EnSilica adds Post Quantum Cryptography support to eSi-Crypto IP library

EnSilica has added a range of Post-Quantum Cryptography (PQC) accelerators to its eSi-Crypto range of hardware accelerator IP.

These cryptographic algorithms are developed to withstand cyber-attacks from quantum computers, and their launch makes EnSilica one of very few companies to offer advanced cryptographic accelerators to the market as licensable hardware IP cores.

By implementing these in hardware cryptographic operations, such as encryption and decryption, can be performed faster, with lower-power and more securely than software-based implementations.

Today’s secure communications and financial transactions rely on public-key encryption techniques. These use maths problems a conventional computer cannot readily solve. However, advances in both quantum computing and artificial intelligence-based systems, which are backed by large datasets that need to be kept secured, means there is a real threat that cyber-attacks will break current standards.

As such, the U.S. Department of Commerce’s National Institute of Standards and Technology (NIST) published its first draft standard for encryption algorithms capable of resisting quantum attacks in H2 last year. for the first of these cryptographic algorithms was published by the last year, with feedback completed in November.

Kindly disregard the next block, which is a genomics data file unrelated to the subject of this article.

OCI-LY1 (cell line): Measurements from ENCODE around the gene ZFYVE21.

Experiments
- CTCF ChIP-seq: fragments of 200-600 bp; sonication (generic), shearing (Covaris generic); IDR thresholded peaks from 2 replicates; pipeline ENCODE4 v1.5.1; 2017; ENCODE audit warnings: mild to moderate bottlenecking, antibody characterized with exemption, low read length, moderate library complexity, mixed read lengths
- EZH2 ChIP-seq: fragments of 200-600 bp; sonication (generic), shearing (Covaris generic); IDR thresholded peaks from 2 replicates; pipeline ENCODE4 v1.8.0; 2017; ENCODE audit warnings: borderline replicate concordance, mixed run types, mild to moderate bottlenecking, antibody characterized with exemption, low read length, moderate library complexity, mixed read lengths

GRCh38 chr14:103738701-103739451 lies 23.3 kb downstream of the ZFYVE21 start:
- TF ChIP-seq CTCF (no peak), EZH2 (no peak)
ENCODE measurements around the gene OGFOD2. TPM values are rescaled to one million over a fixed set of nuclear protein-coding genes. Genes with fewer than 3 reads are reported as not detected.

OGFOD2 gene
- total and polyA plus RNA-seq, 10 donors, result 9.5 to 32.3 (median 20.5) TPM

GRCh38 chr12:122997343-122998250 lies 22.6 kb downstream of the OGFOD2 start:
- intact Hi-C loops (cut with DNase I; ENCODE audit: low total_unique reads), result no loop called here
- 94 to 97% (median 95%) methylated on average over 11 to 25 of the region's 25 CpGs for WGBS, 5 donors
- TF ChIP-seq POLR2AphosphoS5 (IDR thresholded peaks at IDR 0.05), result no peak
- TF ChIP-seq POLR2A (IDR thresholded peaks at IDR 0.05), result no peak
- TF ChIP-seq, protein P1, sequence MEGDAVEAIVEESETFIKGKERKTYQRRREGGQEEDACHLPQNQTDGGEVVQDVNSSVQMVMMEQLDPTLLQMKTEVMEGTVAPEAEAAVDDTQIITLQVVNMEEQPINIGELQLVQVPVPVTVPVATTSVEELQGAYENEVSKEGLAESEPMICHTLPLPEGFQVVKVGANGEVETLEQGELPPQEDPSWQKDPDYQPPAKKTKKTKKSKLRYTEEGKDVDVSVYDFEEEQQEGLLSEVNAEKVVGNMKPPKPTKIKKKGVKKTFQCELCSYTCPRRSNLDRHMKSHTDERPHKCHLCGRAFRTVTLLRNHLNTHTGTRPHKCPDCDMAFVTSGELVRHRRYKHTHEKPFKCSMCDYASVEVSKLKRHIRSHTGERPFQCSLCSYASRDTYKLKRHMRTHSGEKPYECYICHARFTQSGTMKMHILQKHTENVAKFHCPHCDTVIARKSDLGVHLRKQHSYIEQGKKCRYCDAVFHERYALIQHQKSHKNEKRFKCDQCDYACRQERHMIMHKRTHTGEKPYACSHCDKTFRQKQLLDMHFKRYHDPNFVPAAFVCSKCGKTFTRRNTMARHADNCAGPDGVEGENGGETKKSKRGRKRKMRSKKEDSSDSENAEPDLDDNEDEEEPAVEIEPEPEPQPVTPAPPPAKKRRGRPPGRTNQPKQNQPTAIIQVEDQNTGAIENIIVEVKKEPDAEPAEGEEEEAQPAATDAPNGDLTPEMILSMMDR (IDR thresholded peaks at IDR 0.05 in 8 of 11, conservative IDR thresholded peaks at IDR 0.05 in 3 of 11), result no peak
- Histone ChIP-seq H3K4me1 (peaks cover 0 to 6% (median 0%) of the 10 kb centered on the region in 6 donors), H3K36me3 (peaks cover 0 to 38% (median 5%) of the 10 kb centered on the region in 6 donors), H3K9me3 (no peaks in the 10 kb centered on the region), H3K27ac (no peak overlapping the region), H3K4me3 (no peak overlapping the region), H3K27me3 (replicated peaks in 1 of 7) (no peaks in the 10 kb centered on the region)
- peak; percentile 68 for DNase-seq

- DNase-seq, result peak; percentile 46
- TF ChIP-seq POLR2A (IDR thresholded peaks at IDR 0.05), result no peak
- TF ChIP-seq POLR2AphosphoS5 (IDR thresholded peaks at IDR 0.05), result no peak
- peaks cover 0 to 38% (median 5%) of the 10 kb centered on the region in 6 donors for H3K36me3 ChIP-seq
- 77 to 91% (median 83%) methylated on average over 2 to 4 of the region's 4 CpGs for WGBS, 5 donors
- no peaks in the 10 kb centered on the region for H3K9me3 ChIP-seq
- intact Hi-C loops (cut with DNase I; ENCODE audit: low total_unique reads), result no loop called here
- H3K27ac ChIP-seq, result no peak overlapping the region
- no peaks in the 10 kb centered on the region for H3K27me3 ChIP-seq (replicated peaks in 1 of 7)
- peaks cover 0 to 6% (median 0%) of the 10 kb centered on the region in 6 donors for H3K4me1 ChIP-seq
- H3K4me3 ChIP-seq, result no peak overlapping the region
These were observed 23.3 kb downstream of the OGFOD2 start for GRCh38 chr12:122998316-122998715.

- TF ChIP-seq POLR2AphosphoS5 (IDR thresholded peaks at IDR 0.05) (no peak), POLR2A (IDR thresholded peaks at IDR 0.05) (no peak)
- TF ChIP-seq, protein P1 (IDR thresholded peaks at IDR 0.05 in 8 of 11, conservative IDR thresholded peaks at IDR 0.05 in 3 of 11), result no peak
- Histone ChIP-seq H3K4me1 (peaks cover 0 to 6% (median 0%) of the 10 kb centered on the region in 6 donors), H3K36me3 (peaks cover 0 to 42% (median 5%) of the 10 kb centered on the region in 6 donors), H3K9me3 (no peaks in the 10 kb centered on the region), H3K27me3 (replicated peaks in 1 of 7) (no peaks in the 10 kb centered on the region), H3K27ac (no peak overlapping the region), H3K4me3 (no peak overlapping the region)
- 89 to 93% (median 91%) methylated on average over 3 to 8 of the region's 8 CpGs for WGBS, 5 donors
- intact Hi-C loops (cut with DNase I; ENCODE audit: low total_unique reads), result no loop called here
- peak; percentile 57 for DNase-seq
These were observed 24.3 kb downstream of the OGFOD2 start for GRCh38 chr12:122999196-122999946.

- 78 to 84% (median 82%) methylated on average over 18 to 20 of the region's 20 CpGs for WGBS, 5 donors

In its 2023 announcement, the NIST mathematician Dustin Moody, who led the seven-year project to develop the algorithms said their creation meant “We’re getting close to the light at the end of the tunnel, where people will have standards they can use in practice”

EnSilica has added two new PQC accellerators to its eSi-Crypto range of IP:

• eSi-Dilithium is a hardware IP designed for accelerating the NIST FIPS 204 Module Lattice Digital Signature Algorithm called CRYSTALS Dilithium
• eSi-Kyber is a hardware IP designed for accelerating the NIST FIPS 203 Key Encapsulation Mechanism (KEM) called CRYSTALS Kyber.

Dilithium and Kyber algorithms are both part of the Cryptographic Suite for Algebraic Lattices (CRYSTALS) and are based on the computational difficulty of the Module Learning With Errors (MLWE) problem.

Additionally, the eSi-SHA3 has also been added to eSi-Crypto, this is a hardware IP designed for accelerating the NIST FIP 202 cryptographic hashing algorithms including SHA3 and SHAKE

These add to and complement EnSilica’s existing range of non-quantum resistant cryptography accelerators, which include ECC, EDCDA, RSA, AES, DES/3DES, SNOW3G, ChaCha20 and Poly1305 as well as a NIST compliant True Random number generator (TRNG). The cores are suitable for ASIC and FPGA usage and can be pre-configured to meet a range of throughputs and compatible with a range of AMBA buses including APB, AHB and AXI.

The timely adoption of PQC is driven by the concern that sensitive encrypted data harvested today, might one day be compromised once powerful quantum computers emerge. This is a critical security risk for governments safeguarding secrets and businesses handling sensitive and confidential information.


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